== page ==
Spotlight on Stephen Walter: Mapping Artistic Landscapes



Join us on a journey into the captivating world of Stephen Walter, an artist whose work explores the interplay between place and meaning. Born in London with English and German heritage, Stephen’s artistic journey has been a call to express, explore, and reimagine the world around us.


Stephen’s fascination with mapping and the concept of place is at the core of his artistic practice. Through intricate drawing techniques, he weaves detailed and layered worlds that delve beyond geography, exploring history, philosophy and politics, forming visual representations of language, culture and place.


Join us for an exclusive interview as we journey into Stephen’s artistic odyssey. From his childhood drawings of imagined cities to his large-scale intricate maps, we explore how his art serves as a connection to places both real and fictional.

Pictured Above:  from Stephens collection with Newmor New Halewood


How did you get into your career as a Fine Artist?


I guess I have always been drawn to an artistic life – it was a calling of some kind. Making work and mark making through certain processes and mediums is a form of catharsis for me.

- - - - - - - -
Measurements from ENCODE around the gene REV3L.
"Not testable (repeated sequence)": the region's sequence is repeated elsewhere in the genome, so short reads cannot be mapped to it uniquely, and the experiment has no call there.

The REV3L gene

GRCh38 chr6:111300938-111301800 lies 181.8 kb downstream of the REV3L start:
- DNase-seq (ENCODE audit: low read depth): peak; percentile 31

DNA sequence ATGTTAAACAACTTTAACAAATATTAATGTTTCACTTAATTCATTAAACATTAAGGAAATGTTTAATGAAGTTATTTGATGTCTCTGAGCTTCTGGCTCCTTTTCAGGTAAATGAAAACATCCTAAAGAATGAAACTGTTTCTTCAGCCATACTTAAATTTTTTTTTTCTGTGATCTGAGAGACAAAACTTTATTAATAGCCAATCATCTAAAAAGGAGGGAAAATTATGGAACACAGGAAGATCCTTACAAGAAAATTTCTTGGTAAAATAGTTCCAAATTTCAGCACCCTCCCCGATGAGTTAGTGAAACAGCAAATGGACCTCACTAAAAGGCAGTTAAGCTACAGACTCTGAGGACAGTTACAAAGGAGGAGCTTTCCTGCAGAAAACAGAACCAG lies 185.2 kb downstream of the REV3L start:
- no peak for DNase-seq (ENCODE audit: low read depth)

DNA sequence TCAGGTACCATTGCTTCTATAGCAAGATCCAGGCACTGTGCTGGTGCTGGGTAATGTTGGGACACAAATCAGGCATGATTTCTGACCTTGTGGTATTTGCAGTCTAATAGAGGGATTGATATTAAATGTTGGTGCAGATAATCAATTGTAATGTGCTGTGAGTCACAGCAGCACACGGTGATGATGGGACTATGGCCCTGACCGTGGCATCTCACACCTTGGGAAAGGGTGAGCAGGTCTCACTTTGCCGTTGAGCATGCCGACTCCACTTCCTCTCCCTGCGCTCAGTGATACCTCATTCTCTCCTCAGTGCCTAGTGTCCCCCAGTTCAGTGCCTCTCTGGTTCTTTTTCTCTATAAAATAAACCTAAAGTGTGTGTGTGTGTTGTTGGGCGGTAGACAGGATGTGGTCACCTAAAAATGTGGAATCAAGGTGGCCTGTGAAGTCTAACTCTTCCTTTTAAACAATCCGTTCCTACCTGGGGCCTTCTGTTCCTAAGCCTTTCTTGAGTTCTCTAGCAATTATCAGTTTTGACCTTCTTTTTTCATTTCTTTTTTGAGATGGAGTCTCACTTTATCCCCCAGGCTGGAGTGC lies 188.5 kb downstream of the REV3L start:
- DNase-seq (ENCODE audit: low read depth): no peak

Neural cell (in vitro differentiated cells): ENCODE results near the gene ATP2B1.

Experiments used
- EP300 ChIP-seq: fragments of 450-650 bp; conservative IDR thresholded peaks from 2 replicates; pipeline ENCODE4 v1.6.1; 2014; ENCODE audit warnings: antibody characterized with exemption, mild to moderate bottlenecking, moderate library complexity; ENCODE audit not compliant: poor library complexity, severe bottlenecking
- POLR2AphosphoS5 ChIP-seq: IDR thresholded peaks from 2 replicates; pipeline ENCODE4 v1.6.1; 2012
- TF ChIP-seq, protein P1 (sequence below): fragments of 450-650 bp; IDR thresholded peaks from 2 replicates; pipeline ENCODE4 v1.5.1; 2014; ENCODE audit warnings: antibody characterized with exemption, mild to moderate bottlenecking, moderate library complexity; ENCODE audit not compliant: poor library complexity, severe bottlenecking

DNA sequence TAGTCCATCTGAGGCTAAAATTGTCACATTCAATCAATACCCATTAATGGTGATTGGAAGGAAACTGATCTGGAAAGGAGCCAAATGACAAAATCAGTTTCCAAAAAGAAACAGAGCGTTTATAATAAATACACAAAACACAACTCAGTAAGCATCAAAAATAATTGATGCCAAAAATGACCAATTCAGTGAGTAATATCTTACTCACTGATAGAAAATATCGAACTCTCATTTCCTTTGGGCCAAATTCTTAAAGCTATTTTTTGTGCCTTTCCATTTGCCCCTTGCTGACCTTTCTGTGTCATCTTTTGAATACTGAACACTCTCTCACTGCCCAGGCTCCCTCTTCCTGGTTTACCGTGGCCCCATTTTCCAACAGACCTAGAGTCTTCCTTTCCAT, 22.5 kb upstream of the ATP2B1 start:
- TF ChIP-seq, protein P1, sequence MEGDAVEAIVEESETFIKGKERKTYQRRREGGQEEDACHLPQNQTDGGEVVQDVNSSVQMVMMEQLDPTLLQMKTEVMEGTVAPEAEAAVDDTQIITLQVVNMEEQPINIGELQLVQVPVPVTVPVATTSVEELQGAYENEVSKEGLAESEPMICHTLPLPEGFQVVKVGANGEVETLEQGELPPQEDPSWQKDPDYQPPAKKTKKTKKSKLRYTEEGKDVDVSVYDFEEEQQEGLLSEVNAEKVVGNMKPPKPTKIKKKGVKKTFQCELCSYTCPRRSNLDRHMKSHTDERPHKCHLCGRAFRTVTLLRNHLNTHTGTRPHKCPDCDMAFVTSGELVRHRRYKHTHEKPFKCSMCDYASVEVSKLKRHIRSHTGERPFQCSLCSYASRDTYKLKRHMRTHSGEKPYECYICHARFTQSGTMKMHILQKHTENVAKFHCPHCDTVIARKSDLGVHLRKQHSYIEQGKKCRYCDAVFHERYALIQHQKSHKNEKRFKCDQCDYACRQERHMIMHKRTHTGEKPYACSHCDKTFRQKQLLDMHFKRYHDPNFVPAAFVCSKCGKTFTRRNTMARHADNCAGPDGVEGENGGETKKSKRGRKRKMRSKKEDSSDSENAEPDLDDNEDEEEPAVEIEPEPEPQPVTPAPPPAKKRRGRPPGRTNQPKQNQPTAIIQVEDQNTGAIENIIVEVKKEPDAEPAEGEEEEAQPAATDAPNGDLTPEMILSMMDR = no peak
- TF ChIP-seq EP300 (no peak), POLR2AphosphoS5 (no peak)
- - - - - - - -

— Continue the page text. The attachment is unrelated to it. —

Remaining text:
I remember making a drawing of a ruined and deserted city as a child. It has always stuck in my memory as the first pictorial and conceptual expression that I made. There was also a cork wall beside my bed – I used to send myself to sleep by imagining figures and faces in the wall.


I was a strong pupil in my art class at school and I thank Mr Ashley West for guiding me through my Art GCSE and A Level at QE Boys, Barnet. This led to me choosing an Art & Design Foundation at Middlesex, and Fine Art at University. It was on my first day at the Royal College of Art and the inspirational speech by Rector Christopher Frayling that fixed my mind on being an artist, and I have been on that course ever since.


Pictured Above:  from Stephens collection with Newmor London Subterranea


What inspires your work?


I have always thought of landscape as being a receptacle for meaning. One of the reasons why I make maps is that they allow me to include a very wide range of interests. My cartographic works of both real and fictional places are a tangle of words, symbols and drawn or painted elements. Many contain autobiographical references, historical epithets, hidden associations and wider contradictions, where cultural and epistemic residues inhabit certain locations alongside new and established landmarks. All of them celebrate the glory of maps and geography, and the act of exploration.

All of your work is hand drawn – how do you stay focussed when working on such intricate and time-consuming pieces?


Very long sessions in the studio with plenty of breaks and naps on the sofa bed. It’s hard to get into the work some days, it can take hours just to start. The tedious nature of it can drive me mad sometimes. Then I go and work paid jobs for someone else and come back and realise how lucky I am. You just have to be disciplined.